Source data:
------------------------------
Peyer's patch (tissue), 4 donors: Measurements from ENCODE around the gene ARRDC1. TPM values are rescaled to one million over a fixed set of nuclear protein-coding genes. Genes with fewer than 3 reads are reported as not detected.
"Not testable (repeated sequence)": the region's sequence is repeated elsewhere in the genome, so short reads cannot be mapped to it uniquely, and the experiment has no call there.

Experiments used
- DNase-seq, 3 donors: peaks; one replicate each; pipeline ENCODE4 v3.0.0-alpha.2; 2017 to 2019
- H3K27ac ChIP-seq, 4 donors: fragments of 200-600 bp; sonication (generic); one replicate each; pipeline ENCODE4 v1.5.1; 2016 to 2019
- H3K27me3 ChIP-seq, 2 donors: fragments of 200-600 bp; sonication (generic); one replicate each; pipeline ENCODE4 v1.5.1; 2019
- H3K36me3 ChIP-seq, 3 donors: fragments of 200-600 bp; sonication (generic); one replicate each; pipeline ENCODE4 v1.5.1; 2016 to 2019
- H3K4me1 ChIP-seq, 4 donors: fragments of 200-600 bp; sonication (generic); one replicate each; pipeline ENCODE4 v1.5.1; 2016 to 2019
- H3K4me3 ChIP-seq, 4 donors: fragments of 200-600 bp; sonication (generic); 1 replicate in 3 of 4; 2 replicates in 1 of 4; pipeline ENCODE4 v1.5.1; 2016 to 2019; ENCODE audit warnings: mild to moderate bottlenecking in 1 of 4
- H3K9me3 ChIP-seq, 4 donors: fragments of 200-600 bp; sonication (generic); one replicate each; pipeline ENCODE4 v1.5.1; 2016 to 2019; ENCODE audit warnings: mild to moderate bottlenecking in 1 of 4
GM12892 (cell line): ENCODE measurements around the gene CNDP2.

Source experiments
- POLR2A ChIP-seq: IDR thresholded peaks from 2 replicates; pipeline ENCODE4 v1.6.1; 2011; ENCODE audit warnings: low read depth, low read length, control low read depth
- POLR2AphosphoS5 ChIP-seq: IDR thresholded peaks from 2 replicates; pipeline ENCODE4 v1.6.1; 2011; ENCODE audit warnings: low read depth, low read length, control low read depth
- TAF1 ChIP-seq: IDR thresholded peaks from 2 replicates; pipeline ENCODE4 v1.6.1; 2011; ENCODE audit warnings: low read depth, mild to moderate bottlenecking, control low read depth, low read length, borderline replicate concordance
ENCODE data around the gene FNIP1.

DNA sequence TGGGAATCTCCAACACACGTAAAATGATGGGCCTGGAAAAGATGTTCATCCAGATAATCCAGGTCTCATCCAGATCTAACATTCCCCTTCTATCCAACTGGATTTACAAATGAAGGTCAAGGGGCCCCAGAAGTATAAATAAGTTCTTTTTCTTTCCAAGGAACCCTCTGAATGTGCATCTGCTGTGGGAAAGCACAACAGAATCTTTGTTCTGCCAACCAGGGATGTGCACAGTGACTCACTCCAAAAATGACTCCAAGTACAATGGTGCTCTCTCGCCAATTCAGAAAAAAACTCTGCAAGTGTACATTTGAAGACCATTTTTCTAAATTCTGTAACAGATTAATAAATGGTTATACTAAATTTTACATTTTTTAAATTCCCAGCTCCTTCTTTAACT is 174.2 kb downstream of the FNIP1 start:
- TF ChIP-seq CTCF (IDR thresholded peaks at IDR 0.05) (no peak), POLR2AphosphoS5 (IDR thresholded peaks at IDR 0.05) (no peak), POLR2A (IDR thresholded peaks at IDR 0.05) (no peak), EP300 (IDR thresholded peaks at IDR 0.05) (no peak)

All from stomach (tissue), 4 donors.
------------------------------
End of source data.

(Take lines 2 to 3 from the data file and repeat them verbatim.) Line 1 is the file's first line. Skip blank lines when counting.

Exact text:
"Not testable (repeated sequence)": the region's sequence is repeated elsewhere in the genome, so short reads cannot be mapped to it uniquely, and the experiment has no call there.

Experiments used